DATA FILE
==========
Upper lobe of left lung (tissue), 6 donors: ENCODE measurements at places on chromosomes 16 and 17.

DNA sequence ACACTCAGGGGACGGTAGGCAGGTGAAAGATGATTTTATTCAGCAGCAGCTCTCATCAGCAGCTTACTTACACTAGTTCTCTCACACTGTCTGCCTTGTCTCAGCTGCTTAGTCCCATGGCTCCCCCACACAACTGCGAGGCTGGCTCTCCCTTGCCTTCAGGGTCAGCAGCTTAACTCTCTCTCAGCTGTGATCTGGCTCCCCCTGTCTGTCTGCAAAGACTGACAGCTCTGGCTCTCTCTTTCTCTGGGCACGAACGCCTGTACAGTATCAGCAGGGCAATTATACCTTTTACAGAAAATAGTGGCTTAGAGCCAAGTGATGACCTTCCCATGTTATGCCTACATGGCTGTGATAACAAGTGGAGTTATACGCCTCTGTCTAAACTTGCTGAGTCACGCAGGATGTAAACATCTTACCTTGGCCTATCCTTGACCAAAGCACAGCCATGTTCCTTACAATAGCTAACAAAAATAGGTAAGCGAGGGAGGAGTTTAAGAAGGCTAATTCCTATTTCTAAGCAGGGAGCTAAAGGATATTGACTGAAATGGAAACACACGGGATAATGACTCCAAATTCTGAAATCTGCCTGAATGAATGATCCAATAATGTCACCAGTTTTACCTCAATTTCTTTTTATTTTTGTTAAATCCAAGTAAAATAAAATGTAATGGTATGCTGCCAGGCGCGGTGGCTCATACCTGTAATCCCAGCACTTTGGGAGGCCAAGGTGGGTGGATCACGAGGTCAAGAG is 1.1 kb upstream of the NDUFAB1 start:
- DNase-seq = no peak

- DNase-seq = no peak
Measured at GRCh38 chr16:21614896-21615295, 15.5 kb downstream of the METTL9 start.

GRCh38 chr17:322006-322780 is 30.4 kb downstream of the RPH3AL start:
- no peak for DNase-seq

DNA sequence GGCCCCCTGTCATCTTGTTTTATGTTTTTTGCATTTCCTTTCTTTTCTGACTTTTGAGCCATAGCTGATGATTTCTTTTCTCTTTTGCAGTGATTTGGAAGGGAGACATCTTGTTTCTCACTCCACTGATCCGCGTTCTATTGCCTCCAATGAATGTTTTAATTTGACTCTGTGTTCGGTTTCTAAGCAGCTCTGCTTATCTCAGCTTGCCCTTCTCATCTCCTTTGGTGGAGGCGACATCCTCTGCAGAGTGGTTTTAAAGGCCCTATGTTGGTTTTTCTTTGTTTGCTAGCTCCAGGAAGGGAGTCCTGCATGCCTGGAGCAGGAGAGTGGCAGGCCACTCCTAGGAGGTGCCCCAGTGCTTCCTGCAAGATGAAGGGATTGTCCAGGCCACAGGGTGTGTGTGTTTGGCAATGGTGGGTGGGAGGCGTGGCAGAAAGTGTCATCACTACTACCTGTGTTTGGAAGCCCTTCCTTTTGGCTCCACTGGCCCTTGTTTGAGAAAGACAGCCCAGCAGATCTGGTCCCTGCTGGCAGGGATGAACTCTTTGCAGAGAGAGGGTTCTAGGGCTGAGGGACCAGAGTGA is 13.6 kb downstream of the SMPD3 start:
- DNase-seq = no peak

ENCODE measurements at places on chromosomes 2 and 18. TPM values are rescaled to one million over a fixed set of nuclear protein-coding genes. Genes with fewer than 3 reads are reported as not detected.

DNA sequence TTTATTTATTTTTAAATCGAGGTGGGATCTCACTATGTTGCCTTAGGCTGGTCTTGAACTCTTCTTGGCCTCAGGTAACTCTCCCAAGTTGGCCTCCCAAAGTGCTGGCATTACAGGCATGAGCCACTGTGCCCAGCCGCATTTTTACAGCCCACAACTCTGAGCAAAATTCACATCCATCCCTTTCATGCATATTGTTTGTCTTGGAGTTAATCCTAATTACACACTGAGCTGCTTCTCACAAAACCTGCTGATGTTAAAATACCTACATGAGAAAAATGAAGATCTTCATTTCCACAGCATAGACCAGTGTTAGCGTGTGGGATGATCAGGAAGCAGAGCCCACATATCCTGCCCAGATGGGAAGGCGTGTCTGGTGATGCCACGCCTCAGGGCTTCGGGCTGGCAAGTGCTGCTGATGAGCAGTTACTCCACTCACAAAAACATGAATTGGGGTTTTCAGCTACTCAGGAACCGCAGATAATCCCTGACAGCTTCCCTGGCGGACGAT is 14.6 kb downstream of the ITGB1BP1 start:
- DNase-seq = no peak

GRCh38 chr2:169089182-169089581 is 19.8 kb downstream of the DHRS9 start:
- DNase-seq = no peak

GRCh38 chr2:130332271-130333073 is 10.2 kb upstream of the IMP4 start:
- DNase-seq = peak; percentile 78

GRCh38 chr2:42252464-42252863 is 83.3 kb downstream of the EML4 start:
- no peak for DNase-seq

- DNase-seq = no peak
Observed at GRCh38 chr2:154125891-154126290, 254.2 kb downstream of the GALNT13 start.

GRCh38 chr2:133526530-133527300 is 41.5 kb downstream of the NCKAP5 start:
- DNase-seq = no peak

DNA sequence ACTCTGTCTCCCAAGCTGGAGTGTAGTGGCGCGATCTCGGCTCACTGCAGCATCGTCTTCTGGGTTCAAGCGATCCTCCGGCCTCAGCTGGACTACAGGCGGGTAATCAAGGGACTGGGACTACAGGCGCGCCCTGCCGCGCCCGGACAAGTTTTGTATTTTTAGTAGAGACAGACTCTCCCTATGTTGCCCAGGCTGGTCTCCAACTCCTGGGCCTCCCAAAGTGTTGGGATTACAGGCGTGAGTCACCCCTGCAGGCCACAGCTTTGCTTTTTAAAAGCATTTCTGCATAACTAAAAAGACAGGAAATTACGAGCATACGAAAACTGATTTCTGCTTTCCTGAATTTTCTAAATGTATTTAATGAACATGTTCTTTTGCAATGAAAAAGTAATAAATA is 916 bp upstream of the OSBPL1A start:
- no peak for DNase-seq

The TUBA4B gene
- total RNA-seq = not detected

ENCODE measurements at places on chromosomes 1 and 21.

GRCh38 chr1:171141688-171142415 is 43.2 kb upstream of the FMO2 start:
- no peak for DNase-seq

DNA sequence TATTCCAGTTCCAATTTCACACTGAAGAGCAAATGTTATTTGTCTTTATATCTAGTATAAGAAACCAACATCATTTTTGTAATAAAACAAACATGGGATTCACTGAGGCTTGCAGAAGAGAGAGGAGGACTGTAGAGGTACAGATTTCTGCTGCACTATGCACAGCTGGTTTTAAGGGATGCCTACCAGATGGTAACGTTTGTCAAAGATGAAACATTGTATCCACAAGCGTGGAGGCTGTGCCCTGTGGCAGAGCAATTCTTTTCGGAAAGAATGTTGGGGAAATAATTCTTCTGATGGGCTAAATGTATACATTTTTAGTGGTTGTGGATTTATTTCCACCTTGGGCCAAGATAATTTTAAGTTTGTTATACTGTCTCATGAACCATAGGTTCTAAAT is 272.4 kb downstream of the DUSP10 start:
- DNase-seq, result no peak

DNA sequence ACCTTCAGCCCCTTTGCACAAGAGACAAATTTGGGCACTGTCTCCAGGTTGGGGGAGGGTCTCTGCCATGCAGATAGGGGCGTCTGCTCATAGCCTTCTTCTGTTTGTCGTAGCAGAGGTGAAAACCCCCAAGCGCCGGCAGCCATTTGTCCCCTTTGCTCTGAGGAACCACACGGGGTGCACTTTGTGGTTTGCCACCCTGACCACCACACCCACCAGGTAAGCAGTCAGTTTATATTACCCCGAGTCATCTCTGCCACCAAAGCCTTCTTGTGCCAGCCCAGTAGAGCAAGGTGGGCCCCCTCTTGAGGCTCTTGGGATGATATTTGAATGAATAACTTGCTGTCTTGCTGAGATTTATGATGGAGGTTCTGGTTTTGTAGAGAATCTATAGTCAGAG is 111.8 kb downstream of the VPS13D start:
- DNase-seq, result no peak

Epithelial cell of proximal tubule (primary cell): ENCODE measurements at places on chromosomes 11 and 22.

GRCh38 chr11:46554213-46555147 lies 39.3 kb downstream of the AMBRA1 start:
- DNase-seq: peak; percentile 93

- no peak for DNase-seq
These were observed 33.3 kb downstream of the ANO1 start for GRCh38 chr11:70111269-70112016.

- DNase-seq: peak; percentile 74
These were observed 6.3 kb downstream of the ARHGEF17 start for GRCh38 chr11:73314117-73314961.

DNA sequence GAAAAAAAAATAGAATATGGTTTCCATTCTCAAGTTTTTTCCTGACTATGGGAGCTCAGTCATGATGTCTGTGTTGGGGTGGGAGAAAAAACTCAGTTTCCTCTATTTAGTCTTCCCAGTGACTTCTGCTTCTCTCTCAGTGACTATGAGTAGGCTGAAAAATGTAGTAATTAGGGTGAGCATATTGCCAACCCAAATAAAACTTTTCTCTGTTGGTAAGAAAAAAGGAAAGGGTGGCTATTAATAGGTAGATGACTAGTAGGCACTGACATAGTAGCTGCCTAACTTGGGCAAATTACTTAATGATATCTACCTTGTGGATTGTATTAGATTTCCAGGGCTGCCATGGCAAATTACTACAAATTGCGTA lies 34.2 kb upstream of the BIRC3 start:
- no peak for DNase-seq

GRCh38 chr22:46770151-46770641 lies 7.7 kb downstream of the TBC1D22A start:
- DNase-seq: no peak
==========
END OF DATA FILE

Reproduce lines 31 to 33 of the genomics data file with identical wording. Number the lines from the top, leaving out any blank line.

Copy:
- DNase-seq, result no peak

DNA sequence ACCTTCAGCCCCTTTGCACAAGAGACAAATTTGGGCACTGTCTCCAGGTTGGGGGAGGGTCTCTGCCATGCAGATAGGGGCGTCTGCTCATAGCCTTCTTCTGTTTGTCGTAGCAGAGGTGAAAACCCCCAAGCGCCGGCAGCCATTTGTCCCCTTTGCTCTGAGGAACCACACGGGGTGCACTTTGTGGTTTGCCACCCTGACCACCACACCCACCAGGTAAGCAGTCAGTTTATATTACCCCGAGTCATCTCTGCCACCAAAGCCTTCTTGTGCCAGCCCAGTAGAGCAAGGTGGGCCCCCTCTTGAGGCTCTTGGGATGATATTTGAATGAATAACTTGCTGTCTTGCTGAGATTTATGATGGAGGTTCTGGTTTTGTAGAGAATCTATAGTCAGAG is 111.8 kb downstream of the VPS13D start:
- DNase-seq, result no peak